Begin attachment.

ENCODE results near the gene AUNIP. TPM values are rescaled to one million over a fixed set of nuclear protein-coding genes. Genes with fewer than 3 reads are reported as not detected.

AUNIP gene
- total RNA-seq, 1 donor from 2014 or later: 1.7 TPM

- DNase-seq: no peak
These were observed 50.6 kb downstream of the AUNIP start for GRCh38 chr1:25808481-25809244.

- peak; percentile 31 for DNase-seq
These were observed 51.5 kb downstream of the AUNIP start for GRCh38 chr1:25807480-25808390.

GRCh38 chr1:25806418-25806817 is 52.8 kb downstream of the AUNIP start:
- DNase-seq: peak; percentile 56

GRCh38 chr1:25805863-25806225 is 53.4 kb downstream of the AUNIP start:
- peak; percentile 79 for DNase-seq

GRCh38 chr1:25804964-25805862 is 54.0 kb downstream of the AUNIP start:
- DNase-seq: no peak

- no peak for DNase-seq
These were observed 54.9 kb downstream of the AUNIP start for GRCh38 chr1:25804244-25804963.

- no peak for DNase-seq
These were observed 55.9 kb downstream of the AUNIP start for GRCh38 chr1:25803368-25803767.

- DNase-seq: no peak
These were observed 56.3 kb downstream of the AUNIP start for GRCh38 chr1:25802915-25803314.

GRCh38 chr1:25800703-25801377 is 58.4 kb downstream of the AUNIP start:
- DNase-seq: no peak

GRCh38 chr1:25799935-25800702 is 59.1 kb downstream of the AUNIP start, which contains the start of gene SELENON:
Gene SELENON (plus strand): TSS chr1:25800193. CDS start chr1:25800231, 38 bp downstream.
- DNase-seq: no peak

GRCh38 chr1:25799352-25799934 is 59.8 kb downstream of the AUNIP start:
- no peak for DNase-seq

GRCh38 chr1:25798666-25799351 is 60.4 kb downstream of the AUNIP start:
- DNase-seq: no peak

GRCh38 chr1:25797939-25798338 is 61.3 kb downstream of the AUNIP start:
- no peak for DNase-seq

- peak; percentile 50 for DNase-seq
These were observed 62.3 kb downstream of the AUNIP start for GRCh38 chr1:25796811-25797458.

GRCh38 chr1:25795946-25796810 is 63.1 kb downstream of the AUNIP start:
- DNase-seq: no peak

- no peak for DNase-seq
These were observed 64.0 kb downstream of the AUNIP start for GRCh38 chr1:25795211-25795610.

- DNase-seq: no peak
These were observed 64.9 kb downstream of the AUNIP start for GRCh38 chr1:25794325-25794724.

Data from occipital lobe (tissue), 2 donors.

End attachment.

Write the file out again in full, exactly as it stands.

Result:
ENCODE results near the gene AUNIP. TPM values are rescaled to one million over a fixed set of nuclear protein-coding genes. Genes with fewer than 3 reads are reported as not detected.

AUNIP gene
- total RNA-seq, 1 donor from 2014 or later: 1.7 TPM

- DNase-seq: no peak
These were observed 50.6 kb downstream of the AUNIP start for GRCh38 chr1:25808481-25809244.

- peak; percentile 31 for DNase-seq
These were observed 51.5 kb downstream of the AUNIP start for GRCh38 chr1:25807480-25808390.

GRCh38 chr1:25806418-25806817 is 52.8 kb downstream of the AUNIP start:
- DNase-seq: peak; percentile 56

GRCh38 chr1:25805863-25806225 is 53.4 kb downstream of the AUNIP start:
- peak; percentile 79 for DNase-seq

GRCh38 chr1:25804964-25805862 is 54.0 kb downstream of the AUNIP start:
- DNase-seq: no peak

- no peak for DNase-seq
These were observed 54.9 kb downstream of the AUNIP start for GRCh38 chr1:25804244-25804963.

- no peak for DNase-seq
These were observed 55.9 kb downstream of the AUNIP start for GRCh38 chr1:25803368-25803767.

- DNase-seq: no peak
These were observed 56.3 kb downstream of the AUNIP start for GRCh38 chr1:25802915-25803314.

GRCh38 chr1:25800703-25801377 is 58.4 kb downstream of the AUNIP start:
- DNase-seq: no peak

GRCh38 chr1:25799935-25800702 is 59.1 kb downstream of the AUNIP start, which contains the start of gene SELENON:
Gene SELENON (plus strand): TSS chr1:25800193. CDS start chr1:25800231, 38 bp downstream.
- DNase-seq: no peak

GRCh38 chr1:25799352-25799934 is 59.8 kb downstream of the AUNIP start:
- no peak for DNase-seq

GRCh38 chr1:25798666-25799351 is 60.4 kb downstream of the AUNIP start:
- DNase-seq: no peak

GRCh38 chr1:25797939-25798338 is 61.3 kb downstream of the AUNIP start:
- no peak for DNase-seq

- peak; percentile 50 for DNase-seq
These were observed 62.3 kb downstream of the AUNIP start for GRCh38 chr1:25796811-25797458.

GRCh38 chr1:25795946-25796810 is 63.1 kb downstream of the AUNIP start:
- DNase-seq: no peak

- no peak for DNase-seq
These were observed 64.0 kb downstream of the AUNIP start for GRCh38 chr1:25795211-25795610.

- DNase-seq: no peak
These were observed 64.9 kb downstream of the AUNIP start for GRCh38 chr1:25794325-25794724.

Data from occipital lobe (tissue), 2 donors.